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"Over the Edges"
2000-04-01 until 2000-06-30
Stedelijk Museum voor Actuele Kunst
Gent, , BE Belgium

Loud voices can be heard through the window of a small house in the centre of Ghent. White porcelain plates launched from the same window narrowly miss you. As a chance passer-by you get the feeling you are witnessing a couple arguing and the heap of shards on the street makes you think the argument has been going on for weeks. In fact it is all part of a work by the French artist Patrick Lebret, one of the fifty-five artists in the ‘Over the Edges’ exhibition.

The idea of an exhibition in and about the centre of Ghent took shape when, several years ago, Jan Hoet was asked to organise a contemporary event for the Charles V year. According to Hoet and his co-curator Giacinto Di Pietrantonio, the artist should be better able than anyone to accentuate the structure and richness of a city. For example, the American artist Brian Tolle brings a façade on the Korenlei to our attention. A wall has been installed in front of the existing 16th-century façade, showing in great detail the reflection of the façade in the water.

The starting point for ‘Over the Edges’ is the corner, ‘the boundary between interior and exterior, between indoors and outdoors, between private and public’. The corners are the city’s structural accents. In the old city centre, made unique by the history in its very pores, the corners of streets and houses function as reference points in the orientation of the city. So, for example, there are the highly realistic guide dogs for the blinds by the American artist Tony Matelli which indicate the direction on three corners at various points in the centre.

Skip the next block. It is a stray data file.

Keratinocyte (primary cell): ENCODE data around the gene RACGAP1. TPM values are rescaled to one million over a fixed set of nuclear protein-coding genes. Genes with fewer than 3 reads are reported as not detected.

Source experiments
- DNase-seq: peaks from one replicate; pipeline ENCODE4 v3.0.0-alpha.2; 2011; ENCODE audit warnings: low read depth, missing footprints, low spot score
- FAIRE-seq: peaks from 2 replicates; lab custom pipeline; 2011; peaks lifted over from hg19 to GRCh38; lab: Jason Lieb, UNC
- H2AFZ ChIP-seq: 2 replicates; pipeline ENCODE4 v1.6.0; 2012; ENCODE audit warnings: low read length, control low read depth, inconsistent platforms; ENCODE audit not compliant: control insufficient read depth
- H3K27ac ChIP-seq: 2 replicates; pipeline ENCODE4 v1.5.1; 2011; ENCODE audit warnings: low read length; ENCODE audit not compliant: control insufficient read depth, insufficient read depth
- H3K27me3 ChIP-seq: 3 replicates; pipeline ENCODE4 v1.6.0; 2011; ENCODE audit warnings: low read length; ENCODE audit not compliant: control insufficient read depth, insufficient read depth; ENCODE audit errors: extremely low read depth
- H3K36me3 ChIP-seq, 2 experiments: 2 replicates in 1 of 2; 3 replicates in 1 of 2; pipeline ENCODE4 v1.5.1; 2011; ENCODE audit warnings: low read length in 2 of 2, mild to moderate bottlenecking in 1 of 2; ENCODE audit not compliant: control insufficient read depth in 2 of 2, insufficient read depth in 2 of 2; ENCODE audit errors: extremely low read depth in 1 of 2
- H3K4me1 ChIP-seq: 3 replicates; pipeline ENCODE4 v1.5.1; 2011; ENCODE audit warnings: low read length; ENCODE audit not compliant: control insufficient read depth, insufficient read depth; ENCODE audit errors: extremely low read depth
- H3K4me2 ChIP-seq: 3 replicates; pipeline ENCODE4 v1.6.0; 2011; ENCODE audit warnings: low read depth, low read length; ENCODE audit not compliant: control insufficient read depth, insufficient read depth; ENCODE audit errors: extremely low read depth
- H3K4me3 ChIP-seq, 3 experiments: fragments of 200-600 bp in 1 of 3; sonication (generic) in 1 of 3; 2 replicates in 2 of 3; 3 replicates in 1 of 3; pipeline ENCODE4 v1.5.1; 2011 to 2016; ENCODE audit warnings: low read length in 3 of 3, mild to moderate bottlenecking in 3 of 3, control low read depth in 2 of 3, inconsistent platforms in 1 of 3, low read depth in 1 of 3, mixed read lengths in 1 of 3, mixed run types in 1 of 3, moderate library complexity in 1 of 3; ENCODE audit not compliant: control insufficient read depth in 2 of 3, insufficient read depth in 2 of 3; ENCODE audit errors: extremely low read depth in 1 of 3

From early April till late June, poets, musicians and fire-eaters will perform with some degree of regularity on a covered stage at the western door to the Cathedral of St Bavon. This black stage is the contribution made by the Flemish artist Thierry De Cordier. His work, the ‘Chantoir’ is on the one hand intended to challenge the visitor to take an active part in the exhibition, and on the other refers directly to the history of the location, to the time when the church was the focus of a great many economic and social functions.

Giuseppe Gabellone has not based his work on a single corner, but rather the complex street pattern in which the corner is seen as the point at which several streets join together. He has transformed this pattern into a box measuring one and a half metres square. This work is shown inside a house. The way the artists handled the concept of the corner has always been entirely in their own hands; they themselves chose a location in the centre of Ghent and also had complete artistic freedom. The artists came to Ghent in groups spread over two years to get to know it and to transform their view of the city into a contribution to the exhibition. It was not laid down in advance that the works had to be on the outside of the corner, so one will see works both inside and outside. ‘Over the Edges’ has been worked out and organised by SMAK, the Museum of Contemporary Art. This relationship is also emphasised in the exhibition, for instance in the two booking and information stands, one in the city centre and one in the museum. The tickets are accompanied by a street map of the exhibition, which, as well as the locations, also provides a short description of all the works to be seen. The ticket is for admission to both all the indoor locations and the museum itself. While the exhibition is on, a room in the museum will used to display the designs, sketches and models by the artists involved. A taxi will go back and forth between the museum and the city centre. The Thai ‘taxi artist’ Navin Rawanchaikul will see to it that his contribution creates a unique connection between the city and the museum.

For visitors who wish to start their tour of the works from the centre itself there is plenty of opportunity to obtain more information and buy tickets in the historical heart of the city. With his ‘Meeting Point’ project, comprising several information and meeting points, the Spanish artist Angel Vergara will be providing the route of the exhibition with a certain continuity. He has used material from the Belgian army for this. As a consequence, from April to June the city will not only be occupied by works of art, but this occupation will in a manner of speaking also be supported and reinforced by the army.


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